The figures already named would certainly make for a dramatic torn-from-headlines story, particularly with Shailene Woodley and Pete Davidson filling out Team Kevin as his wife and ne’er-do-well brother, respectively. But the master stroke of Lauren Schuker Blum and Rebecca Angelo’s script (based on Ben Mezrich’s nonfiction tome The Antisocial Network) is how it broadens that core conflict to encompass a wide spectrum of Americans on the low end of the economic totem pole, who—perhaps foolishly—stake their hopes for financial rescue on Gill’s hunches. Every major character here is introduced with onscreen text announcing their net worth.
In the case of the Wall Street types, that ranges in the millions to billions. But as large as such swells loom in the public imagination, the public itself is now overwhelmingly dominated by those with scant financial insulation to show for a lifetime of work—or worse, a pantsload of debt.
Their number here prominently include America Ferrera as a struggling single-mom hospital nurse; a lesbian couple (Talia Ryder, Myha’la Herrold) neck-deep in student loans while still in college; and Anthony Ramos as a clerk at an actual GameStop mall outlet. The odds are so stacked against them already, these people have almost nothing to lose by gambling on stocks—though we hold our breath anyway when they hold out, refusing to sell as we fear this particular bubble is about to burst. No one will bail them out the day that happens. They will be collateral damage, as Wall Street lives to rise and plunge another day.
There’s a lot of information here, but unlike in say Oppenheimer, Gillespie & co. never overwhelm narrative engagement with it. This movie is fun, with elements of caper, thriller, “true crime,” upbeat family drama, and complex societal-crossection mosaic. It carries its serious themes lightly, without trivializing them, and provides some hope of a more balanced world without sugarcoating how uphill that battle will be. Whatever your takeaway, it manages as few recent films have to render vivid a ladder in which ever-increasing Americans must dwell at the bottom (like Door Dash deliverer Davidson) so that few “vampires” at the top can have their infinity pools and accounts in the Caymans.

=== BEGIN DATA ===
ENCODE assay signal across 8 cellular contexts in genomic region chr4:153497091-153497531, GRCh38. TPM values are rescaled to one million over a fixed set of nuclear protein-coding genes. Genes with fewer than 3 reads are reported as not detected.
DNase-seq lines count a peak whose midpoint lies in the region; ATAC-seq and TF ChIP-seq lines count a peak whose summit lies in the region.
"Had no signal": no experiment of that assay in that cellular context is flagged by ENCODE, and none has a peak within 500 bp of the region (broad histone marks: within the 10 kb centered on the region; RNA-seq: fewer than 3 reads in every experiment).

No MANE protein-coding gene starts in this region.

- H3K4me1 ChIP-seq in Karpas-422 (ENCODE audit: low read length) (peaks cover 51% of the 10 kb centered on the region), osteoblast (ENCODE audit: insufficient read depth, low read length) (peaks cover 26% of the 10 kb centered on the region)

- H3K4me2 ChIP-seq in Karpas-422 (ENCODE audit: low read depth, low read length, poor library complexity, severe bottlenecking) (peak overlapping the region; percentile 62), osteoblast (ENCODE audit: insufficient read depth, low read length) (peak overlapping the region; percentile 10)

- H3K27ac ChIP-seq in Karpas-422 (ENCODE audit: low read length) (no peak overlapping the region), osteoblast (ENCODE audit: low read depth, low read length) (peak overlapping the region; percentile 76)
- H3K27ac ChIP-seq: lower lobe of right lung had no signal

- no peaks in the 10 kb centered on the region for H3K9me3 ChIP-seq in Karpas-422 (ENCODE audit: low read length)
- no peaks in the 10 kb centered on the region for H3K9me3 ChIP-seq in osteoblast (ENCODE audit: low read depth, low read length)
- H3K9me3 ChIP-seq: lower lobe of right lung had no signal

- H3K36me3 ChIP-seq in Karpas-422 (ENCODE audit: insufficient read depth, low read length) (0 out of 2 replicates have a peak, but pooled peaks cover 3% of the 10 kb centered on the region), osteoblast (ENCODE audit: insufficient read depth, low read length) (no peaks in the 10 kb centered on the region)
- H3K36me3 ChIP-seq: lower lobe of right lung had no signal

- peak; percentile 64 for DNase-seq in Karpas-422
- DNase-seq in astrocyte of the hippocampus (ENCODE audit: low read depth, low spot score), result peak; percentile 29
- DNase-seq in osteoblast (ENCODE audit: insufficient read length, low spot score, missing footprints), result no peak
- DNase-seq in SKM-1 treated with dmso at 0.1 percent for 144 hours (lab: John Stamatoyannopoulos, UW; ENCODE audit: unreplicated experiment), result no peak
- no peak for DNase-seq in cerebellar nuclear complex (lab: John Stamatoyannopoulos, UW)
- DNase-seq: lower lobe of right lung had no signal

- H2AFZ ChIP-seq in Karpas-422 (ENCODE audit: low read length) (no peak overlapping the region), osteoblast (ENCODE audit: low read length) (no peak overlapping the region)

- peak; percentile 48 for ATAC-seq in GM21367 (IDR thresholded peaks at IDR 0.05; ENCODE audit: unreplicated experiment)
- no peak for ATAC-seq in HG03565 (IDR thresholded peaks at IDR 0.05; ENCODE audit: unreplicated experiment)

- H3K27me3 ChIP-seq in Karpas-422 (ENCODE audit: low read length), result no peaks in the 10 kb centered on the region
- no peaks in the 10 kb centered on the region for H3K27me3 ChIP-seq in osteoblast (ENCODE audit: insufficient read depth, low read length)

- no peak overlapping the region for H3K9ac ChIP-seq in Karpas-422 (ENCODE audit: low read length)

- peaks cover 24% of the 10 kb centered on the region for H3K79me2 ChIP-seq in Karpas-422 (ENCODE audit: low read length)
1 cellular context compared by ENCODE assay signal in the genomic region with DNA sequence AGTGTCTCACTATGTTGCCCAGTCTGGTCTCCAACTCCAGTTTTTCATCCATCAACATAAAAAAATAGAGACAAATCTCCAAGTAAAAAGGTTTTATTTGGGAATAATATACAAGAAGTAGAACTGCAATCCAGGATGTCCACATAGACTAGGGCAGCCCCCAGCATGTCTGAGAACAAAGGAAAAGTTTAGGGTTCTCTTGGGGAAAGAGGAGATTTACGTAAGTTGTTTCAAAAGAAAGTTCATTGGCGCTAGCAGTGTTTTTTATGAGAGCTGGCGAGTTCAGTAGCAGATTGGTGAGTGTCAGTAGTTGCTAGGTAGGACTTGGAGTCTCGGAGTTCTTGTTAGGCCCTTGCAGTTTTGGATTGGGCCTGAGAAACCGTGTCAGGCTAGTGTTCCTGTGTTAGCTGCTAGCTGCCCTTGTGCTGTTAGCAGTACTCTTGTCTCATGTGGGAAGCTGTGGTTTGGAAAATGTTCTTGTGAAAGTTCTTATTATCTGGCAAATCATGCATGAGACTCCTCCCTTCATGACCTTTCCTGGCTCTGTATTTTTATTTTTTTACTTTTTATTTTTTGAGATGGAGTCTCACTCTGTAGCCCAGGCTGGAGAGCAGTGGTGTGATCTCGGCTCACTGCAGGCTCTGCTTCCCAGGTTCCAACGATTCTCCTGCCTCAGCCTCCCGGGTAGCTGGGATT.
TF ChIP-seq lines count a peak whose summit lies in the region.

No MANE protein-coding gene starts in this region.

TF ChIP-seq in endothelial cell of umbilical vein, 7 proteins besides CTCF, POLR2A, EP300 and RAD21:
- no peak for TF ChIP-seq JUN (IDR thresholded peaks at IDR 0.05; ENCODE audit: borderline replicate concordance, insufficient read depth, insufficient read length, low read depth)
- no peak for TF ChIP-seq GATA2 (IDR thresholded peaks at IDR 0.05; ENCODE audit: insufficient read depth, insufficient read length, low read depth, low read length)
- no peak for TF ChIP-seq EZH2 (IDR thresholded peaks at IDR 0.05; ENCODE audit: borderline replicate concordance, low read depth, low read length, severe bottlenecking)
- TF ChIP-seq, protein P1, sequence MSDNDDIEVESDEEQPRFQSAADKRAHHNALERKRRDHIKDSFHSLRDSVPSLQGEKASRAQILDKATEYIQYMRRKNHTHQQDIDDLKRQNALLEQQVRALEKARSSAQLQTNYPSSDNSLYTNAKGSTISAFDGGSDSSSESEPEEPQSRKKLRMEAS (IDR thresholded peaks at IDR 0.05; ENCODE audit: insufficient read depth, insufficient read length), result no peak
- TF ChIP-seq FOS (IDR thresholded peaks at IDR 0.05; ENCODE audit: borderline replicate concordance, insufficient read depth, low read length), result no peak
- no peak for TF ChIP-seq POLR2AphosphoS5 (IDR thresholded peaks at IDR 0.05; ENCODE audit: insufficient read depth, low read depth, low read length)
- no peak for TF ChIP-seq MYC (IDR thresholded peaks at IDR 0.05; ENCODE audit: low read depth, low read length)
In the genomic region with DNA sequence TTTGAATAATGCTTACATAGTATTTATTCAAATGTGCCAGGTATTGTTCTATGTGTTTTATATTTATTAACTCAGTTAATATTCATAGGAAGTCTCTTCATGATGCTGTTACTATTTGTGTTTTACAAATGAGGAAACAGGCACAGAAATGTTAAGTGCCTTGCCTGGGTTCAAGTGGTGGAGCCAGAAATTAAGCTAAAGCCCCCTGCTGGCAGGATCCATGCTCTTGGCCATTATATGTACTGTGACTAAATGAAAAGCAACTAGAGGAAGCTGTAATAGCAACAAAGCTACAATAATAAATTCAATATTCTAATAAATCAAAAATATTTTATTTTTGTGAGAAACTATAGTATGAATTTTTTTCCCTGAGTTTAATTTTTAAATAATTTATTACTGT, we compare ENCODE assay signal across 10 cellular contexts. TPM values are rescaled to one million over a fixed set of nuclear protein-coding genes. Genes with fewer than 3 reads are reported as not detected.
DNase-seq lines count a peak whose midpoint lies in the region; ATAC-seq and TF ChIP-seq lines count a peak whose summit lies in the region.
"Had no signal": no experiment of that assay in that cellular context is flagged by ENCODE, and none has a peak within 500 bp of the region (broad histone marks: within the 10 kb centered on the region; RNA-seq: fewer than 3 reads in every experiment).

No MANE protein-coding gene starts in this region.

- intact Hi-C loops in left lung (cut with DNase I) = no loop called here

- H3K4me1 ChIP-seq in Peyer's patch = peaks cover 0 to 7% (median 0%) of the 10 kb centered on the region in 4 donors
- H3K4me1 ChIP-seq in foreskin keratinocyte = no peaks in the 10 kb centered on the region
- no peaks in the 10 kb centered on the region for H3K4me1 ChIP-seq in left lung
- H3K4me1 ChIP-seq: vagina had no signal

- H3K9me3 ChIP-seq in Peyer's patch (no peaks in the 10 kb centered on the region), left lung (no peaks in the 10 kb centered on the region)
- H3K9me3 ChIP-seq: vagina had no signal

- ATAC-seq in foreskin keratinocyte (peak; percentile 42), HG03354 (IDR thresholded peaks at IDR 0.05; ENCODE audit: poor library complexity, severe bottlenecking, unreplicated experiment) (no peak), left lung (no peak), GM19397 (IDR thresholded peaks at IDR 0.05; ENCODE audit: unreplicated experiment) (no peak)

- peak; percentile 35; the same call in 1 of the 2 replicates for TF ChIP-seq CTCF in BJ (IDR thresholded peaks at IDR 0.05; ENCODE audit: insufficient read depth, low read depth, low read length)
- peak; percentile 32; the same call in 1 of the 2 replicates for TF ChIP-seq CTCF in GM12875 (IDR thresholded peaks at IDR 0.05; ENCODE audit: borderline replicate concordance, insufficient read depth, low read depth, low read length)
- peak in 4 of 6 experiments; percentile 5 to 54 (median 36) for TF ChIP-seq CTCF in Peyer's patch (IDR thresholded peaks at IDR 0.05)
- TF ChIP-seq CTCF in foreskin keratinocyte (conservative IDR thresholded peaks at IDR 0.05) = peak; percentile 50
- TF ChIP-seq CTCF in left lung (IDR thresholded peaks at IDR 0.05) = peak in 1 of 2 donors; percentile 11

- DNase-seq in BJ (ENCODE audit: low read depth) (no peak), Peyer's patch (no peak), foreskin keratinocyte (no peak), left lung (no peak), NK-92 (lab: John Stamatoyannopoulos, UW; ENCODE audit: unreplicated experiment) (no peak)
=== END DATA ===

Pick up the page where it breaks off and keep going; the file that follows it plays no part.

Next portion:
Money, or the desire for it, also makes people do strange things—to a considerably more melodramatic, even ghoulish degree—in writer-director Sebastien Marnier’s The Origin of Evil. It’s a very twisty sort of black comedy-slash-intrigue that turns out to be a mystery/crime story, and as such provides greater bang for your buck than the coy likes of the Knives Out movies or Kenneth Branagh’s Agatha Christie adaptations.
Laure Calamy of My Donkey, My Lover & I and Full Time plays another beleaguered working-class French heroine here, one who works on the assembly line at a fish-packing plant. The pay there evidently doesn’t provide a lot of lifestyle leeway, as she’s thrown into crisis when the landlady’s daughter decides to move back into the room she’s occupying, leaving her homeless.
That prods her into contacting the father she never knew, Serge Dumontet (Jacques Weber), a wealthy entrepreneur in ill health after a stroke. He welcomes her to his rather awe-inspiring gated seaside estate, but she gets a significantly frostier reception from the women already in his life: Waspish current spouse Louise (Dominique Blanc), openly hostile daughter George (Doria Tillier), and wised-up granddaughter Jeanne (Celeste Brunnquell), as well as Mrs. Danvers-like housekeeper Agnes (Veronique Ruggia). Already at argumentative odds with the patriarch, they bristle at the arrival of a newcomer they suspect he might use against them in a power struggle over his small empire. And indeed, he soon does just that.
We are inclined at first to see Calamy’s protagonist as a sort of comic-strip Cathy stumbled into an Edward Gorey panel—a wide-eyed innocent plonked into a Gothic landscape of ruthless, privileged schemers. But that proves a misreading that Marnier’s script takes its time clarifying. This heroine is not quite so guileless as she appears. She’s got an incarcerated female lover (Suzanne Clement) with whom her relationship appears complex, then only grows more so. (I’ve deliberately omitted some character names here, because… well, you’ll understand why when you see the film.) Nor is Serge the frail old gent in need of support against greedy relatives that we initially glean—indeed, those relatives may have very good reason to treat him with the wariness and loathing they would a venomous snake.
Not announcing its big narrative surprises in advance, The Origin of Evil is disconcertingly droll and nonchalant as its plot gradually embraces sociopathy, identity theft, domestic violence, even murder. It’s not a home-run, but you certainly can’t say its bases aren’t very loaded. The insidiously clever (but credible-enough) revelations and reversals of fate keep coming right up to a gem of a cruelly ironic fadeout. IFC Films opens the feature (which simultaneously releases to On Demand platforms) this Fri/22 at the Alamo Drafthouse New Mission.